The trial of one Micmac fisherman scheduled for next summer could determine the course of Native fishing rights in the Maritimes.
The outcome of Donald Marshall's trial on charges of illegal fishing will hinge on the validity of the 1752 Treaty of Peace and Friendship, Confederacy of Mainland Micmac lawyer Eric Zscheile said.
The treaty, which was signed by the Micmac Nations and the British authorities of the time, represents the only written recognition of the Micmacs' traditional right to fish outside federal jurisdiction, Zscheile said.
Marshall was charged this past fall by Fisheries officials with fishing without a license, fishing out of season and fishing with the intent to sell the catch.
If the court upholds Marshall's treaty right, it would mean the Micmac could catch and sell fish without a license.
This is not the first time the confederacy has gone to court to defend their rights under that treaty. A mid-1980s decision by the Supreme Court of Canada ruled the Micmac's hunting rights under the 1752 treaty were still valid, allowing them to hunt outside provincial jurisdiction.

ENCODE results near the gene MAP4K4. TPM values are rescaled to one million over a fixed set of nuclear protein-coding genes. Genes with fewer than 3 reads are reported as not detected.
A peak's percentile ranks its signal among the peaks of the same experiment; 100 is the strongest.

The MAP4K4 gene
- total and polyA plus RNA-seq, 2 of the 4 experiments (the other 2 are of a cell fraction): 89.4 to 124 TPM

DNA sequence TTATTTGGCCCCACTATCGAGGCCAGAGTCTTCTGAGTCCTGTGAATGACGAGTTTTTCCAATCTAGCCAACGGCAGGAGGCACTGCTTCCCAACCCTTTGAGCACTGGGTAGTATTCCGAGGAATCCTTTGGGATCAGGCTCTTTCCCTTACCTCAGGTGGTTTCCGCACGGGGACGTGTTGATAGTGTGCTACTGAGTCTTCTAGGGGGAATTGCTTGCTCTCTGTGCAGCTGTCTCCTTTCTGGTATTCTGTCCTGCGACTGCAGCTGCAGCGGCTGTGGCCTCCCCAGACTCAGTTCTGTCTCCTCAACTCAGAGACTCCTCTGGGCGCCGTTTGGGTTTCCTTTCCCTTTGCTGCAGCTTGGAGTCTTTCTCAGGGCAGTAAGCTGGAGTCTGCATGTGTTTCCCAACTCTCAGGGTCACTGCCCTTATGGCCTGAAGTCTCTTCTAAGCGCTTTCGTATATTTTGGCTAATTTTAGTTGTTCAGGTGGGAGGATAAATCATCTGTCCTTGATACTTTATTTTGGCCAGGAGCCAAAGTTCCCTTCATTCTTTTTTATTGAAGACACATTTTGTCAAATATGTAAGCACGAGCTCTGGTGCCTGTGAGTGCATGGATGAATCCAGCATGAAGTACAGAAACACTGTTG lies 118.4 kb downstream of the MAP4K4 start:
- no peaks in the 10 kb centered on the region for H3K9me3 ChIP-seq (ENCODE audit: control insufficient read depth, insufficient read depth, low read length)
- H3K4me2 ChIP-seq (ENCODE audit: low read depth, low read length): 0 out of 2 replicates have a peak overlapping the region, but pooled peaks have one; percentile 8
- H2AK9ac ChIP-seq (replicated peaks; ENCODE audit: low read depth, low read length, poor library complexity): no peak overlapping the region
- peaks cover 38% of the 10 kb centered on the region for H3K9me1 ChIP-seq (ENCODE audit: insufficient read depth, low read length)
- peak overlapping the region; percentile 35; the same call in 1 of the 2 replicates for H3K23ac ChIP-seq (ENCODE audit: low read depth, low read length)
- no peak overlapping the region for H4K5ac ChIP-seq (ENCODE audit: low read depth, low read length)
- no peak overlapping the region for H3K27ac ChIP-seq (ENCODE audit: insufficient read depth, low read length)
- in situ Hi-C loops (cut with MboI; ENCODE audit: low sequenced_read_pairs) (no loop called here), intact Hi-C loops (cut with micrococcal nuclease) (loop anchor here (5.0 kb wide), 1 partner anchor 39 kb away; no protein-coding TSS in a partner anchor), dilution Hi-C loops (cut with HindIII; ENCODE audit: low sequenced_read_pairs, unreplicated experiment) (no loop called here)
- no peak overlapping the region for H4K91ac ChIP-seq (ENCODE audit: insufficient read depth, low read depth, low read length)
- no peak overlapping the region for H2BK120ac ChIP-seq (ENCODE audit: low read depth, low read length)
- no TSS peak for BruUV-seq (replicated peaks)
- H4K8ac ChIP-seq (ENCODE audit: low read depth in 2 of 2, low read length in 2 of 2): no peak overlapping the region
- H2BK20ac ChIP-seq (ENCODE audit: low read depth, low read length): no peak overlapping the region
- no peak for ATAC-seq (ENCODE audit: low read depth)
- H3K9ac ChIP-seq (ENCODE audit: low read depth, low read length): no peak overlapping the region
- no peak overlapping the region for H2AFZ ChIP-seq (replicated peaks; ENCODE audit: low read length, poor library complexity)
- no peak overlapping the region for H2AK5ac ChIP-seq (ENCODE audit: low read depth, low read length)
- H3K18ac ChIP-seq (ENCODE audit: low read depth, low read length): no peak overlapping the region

The latest case will focus on the commercial aspect of the document.
Marshall is not new to controversy. The 39-year-old Micmac is renowned for initiating reforms within the province's justice system after serving 11 years for a murder he did not commit.
Although he recognizes the importance of treaty rights, Marshall said he is not looking forward to being at the centre of attention again.
But a decision in his favor could have far-reaching effects. Tensions between Native and non-Native fishermen are running high this year, especially with last spring's closing of the East Coast fishery.
Several Native fishing boats were vandalized and some even set ablaze last summer by those who see the Native right to fish outside federal jurisdiction as unfair.
A trial date has been set for June 6. The confederacy agreed to pick up Marshall's legal costs.